In an instant, Adrianne Lenker of Big Thief has the kind of voice to make you reconsider the various complexities of all of your past actions and relationships. The intimacy is so often crushing, showcasing the kind of naked vulnerability that makes you feel like an unwelcome intruder of the mind. On stage, she is especially unassuming, but her voice bleeds with life.
Brooklyn’s Big Thief eschew neat categorisation but their overarching sound is textured folk, the kind that hits you as hard as it meanders. ‘Capacity’ helped drag the group from relative obscurity to a higher plateau after their magnificent 2016 debut, ‘Masterpiec’e, as seen by the additional night needed at Whelan’s to cater for demand.
Without guitarist Buck Meek, currently in the midst of recording a solo project, it was bassist Max Oleartchik and drummer James Krivchenia by Lenker’s side. Masterpiece’s title track is surrounded tonight by Shark Smile and Mythological Beauty, two of their most sonically bold songs to date, both from ‘Capacity’.
Shark Smile is irrevocable. Doleful, breezy guitars ring after the discordant opening moments, Lenker’s voice as arresting and unfiltered live as it is on wax. Mythological Beauty is exploratory, undulating, grunge-folk, that sees Lenker at her most fierce when processing her familial history, “You held me in the backseat with a dishrag/Soaking up blood with your eye,” is what her increasingly intensified vocals almost shout.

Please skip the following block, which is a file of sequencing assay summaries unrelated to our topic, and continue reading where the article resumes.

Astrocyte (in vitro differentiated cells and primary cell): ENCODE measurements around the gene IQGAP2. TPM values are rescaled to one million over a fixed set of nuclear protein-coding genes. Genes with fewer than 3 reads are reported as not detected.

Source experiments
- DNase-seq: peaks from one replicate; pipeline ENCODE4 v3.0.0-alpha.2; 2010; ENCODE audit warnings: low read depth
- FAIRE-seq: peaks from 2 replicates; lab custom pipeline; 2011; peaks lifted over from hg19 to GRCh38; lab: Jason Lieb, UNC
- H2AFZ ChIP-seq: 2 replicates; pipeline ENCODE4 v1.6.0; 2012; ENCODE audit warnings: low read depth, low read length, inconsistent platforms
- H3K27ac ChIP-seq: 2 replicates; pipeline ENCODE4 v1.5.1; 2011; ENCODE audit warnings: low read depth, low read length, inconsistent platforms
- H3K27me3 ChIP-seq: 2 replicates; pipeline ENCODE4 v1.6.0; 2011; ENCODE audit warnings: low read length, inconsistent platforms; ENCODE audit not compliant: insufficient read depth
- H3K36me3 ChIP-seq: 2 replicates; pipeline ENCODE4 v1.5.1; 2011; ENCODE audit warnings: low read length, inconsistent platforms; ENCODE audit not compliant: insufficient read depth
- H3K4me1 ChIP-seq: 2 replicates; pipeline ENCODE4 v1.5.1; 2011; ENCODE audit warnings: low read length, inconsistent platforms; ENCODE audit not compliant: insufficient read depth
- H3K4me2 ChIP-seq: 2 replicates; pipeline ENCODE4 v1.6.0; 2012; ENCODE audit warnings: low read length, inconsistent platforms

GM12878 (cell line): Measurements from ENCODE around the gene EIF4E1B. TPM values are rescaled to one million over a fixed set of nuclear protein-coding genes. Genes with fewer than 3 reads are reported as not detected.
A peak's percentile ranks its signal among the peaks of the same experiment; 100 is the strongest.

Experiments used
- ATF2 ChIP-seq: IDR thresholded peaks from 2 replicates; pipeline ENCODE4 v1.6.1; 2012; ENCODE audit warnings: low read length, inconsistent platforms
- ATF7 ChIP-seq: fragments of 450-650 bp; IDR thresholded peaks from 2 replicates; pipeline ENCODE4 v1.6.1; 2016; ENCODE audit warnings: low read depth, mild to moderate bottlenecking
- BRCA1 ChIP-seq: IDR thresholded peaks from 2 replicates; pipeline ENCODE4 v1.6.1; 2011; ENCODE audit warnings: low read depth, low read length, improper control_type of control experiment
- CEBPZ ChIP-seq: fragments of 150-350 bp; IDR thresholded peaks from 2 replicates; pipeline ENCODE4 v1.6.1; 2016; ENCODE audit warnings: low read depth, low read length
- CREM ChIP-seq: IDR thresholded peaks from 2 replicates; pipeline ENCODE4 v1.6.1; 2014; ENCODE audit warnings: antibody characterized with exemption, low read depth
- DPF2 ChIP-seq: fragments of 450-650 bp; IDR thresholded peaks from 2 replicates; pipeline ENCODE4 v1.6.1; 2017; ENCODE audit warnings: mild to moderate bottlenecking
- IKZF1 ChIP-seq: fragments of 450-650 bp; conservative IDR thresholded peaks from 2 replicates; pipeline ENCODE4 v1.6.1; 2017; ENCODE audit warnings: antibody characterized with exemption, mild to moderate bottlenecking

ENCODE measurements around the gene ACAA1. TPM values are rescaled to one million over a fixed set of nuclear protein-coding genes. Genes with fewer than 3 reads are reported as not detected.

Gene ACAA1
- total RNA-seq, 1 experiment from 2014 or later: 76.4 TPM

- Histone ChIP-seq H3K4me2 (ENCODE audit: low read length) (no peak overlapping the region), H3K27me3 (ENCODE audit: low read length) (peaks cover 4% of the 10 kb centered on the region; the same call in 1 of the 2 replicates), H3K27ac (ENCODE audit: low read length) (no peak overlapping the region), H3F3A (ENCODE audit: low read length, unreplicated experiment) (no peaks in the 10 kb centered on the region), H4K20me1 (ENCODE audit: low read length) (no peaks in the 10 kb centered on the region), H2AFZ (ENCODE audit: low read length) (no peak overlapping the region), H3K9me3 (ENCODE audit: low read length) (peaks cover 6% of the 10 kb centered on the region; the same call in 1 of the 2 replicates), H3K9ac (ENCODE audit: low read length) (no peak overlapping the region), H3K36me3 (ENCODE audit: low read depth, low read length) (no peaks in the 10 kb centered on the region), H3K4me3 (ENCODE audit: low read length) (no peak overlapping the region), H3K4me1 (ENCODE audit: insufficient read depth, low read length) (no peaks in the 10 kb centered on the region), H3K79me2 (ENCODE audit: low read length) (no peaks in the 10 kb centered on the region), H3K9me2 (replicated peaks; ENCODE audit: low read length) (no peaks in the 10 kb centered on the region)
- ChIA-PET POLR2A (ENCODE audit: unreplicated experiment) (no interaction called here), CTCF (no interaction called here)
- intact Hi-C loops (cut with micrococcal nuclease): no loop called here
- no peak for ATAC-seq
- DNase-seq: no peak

There were some charming unrecorded and unreleased gifts, most notably Orange and Not. A five track encore included Not, a simmering exercise in tension-building, ending in controlled, feedback-shrieking pandemonium. Orange, where she sings, “Orange is the colour of my love/Fragile orange”, doubles as an ode to the purity of the natural world.
At the tail-end of Real Love, Lenker, with all the dexterity in the world, shreds and improvises as the feedback-squalling borders the orchestral, her picture-perfect poetic romanticism does not for one moment belie her technical wizardry.
After all, Lenker is an elegist at heart, fashioning her raw and deeply personal verses with true-to-life narratives of love, heartbreak and despair. Through dramatising past wounds and current doubts, and internalising feelings of identity and belonging, she teaches us something valuable with her sweepingly gorgeous warble—nothing can be learned or truly understood without careful self-reflection, and, occasionally, some meaningful self-indulgence.